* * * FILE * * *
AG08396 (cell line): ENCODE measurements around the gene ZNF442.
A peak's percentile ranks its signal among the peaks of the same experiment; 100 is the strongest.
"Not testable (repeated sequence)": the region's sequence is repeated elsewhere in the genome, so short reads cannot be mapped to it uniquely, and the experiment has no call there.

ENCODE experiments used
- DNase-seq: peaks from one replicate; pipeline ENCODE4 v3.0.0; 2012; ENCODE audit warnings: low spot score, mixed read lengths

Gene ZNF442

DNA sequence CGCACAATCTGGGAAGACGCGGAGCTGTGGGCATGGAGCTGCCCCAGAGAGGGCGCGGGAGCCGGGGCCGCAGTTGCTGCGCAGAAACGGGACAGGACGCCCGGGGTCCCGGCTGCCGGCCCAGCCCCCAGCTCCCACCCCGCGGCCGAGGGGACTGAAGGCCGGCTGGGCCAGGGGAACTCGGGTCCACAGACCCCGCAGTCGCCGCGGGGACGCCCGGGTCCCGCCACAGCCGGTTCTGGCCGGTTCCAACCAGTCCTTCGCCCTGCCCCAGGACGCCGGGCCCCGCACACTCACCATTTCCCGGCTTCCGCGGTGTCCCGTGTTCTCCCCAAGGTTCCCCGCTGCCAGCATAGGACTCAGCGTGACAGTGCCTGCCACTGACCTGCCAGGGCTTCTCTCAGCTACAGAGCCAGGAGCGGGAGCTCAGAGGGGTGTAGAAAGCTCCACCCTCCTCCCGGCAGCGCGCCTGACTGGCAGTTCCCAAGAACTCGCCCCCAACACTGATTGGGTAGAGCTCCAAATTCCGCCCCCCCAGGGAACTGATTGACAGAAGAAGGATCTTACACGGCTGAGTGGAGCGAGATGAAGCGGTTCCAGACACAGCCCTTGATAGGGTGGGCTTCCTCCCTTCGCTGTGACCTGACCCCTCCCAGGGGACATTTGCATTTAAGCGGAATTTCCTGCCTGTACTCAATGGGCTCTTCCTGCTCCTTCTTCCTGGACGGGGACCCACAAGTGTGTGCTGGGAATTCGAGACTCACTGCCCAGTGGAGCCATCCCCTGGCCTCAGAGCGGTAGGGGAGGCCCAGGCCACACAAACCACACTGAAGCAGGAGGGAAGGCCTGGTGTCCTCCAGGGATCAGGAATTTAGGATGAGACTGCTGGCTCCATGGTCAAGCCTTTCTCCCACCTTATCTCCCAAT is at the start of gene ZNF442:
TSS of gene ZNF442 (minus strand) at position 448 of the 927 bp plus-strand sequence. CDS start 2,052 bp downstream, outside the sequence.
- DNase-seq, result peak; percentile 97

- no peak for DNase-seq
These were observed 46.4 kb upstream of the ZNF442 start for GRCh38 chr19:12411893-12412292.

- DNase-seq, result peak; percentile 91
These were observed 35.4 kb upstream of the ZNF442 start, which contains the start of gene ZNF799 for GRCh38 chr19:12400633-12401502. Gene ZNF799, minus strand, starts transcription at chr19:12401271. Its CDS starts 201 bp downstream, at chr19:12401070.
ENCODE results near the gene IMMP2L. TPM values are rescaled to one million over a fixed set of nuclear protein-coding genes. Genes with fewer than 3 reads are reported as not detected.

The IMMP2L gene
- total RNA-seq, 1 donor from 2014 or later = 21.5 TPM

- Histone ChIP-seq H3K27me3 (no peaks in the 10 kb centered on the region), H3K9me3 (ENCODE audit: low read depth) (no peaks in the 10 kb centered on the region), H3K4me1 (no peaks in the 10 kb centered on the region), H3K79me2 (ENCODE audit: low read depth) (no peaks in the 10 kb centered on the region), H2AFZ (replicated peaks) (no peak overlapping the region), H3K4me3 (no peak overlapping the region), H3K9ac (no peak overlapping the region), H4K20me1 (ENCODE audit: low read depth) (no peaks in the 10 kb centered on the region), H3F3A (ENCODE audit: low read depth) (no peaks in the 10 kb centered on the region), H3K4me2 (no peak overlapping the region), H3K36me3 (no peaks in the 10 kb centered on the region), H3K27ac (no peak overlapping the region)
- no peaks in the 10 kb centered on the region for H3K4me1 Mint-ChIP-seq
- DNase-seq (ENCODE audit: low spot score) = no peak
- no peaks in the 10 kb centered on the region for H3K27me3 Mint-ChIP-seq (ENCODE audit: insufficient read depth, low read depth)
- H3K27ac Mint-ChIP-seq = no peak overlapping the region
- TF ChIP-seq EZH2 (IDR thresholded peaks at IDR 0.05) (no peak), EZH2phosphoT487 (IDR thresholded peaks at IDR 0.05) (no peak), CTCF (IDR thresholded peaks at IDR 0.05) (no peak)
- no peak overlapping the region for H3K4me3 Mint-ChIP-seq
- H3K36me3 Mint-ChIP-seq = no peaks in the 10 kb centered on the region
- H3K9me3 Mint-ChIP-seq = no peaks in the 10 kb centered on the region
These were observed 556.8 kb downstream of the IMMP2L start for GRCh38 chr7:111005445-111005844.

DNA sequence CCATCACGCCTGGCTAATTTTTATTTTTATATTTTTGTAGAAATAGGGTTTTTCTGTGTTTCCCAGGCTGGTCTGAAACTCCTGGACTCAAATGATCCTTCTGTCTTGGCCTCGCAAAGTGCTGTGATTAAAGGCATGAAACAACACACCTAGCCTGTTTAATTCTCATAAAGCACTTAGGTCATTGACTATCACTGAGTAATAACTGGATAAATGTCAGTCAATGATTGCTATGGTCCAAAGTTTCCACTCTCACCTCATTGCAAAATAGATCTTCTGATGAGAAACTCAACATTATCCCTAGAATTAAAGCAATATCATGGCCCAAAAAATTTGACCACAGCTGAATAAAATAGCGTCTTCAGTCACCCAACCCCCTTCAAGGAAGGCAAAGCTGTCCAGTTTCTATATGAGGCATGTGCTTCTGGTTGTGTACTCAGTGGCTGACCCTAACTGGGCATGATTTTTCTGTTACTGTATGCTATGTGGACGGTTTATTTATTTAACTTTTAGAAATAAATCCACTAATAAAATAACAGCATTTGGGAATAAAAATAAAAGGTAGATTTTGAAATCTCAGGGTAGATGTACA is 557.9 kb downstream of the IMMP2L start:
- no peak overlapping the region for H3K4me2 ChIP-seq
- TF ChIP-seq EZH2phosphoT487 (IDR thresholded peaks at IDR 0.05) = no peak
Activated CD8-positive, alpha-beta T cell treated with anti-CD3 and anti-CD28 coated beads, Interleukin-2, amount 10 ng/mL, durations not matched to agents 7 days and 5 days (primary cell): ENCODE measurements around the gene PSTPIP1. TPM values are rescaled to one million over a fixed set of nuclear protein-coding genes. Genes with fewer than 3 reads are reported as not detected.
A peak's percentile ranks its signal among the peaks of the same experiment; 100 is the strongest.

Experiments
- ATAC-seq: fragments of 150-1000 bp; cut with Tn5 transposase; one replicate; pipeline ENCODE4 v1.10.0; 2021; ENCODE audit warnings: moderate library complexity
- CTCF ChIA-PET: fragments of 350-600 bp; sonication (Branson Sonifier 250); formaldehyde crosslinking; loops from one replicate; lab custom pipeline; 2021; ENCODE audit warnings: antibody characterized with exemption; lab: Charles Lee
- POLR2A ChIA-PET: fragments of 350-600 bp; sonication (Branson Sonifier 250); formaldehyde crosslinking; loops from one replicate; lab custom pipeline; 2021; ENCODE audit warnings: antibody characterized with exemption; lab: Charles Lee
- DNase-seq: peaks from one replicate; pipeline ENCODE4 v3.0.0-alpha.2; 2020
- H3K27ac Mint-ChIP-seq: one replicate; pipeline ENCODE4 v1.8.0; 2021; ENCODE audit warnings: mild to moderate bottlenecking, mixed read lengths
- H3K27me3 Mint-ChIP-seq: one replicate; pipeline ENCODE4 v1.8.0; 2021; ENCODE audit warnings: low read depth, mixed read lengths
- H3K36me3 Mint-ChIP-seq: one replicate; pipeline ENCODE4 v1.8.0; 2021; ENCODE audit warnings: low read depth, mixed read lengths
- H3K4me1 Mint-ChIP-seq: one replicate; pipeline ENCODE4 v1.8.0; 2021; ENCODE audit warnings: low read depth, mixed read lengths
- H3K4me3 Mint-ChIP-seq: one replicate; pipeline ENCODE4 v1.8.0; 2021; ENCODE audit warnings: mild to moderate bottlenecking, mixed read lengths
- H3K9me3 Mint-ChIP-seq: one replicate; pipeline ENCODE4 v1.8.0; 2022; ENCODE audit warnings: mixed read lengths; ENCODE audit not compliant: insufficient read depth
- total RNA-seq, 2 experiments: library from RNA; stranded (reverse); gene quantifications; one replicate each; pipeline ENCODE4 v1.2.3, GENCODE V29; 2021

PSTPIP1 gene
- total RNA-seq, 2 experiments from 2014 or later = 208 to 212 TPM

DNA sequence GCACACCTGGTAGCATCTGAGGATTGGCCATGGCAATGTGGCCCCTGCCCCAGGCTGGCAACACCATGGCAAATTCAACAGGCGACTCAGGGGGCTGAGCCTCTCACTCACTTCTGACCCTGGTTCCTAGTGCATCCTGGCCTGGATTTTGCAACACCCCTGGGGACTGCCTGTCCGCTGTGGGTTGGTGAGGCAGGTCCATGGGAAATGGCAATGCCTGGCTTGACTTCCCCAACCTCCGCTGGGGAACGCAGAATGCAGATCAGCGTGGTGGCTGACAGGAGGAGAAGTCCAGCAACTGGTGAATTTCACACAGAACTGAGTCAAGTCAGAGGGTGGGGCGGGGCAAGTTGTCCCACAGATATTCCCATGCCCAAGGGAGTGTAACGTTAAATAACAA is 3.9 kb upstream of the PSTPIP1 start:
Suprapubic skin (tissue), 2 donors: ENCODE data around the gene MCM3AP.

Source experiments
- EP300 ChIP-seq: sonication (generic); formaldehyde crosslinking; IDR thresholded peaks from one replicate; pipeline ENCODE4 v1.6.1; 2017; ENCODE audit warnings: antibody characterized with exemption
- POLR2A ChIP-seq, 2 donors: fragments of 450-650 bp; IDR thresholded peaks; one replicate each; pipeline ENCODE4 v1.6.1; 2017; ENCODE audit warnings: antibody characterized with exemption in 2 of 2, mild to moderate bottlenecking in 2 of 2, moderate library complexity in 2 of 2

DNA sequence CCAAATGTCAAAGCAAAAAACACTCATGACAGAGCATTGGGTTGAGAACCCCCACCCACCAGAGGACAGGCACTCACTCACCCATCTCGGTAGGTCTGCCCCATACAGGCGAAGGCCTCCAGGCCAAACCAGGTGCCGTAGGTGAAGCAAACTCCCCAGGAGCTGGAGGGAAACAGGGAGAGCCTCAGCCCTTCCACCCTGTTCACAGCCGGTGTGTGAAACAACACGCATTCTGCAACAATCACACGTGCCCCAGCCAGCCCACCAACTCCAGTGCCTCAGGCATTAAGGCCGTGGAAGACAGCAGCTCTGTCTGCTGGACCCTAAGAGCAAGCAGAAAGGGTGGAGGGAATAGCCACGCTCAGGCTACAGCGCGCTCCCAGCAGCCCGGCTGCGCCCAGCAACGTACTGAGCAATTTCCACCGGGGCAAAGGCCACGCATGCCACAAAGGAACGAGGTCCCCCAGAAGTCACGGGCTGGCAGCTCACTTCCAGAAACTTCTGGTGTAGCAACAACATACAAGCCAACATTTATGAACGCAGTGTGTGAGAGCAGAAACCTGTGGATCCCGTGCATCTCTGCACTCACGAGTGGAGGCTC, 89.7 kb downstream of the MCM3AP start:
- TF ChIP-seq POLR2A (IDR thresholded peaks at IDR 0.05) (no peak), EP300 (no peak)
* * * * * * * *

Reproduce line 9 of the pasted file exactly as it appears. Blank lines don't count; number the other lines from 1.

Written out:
- DNase-seq, result peak; percentile 97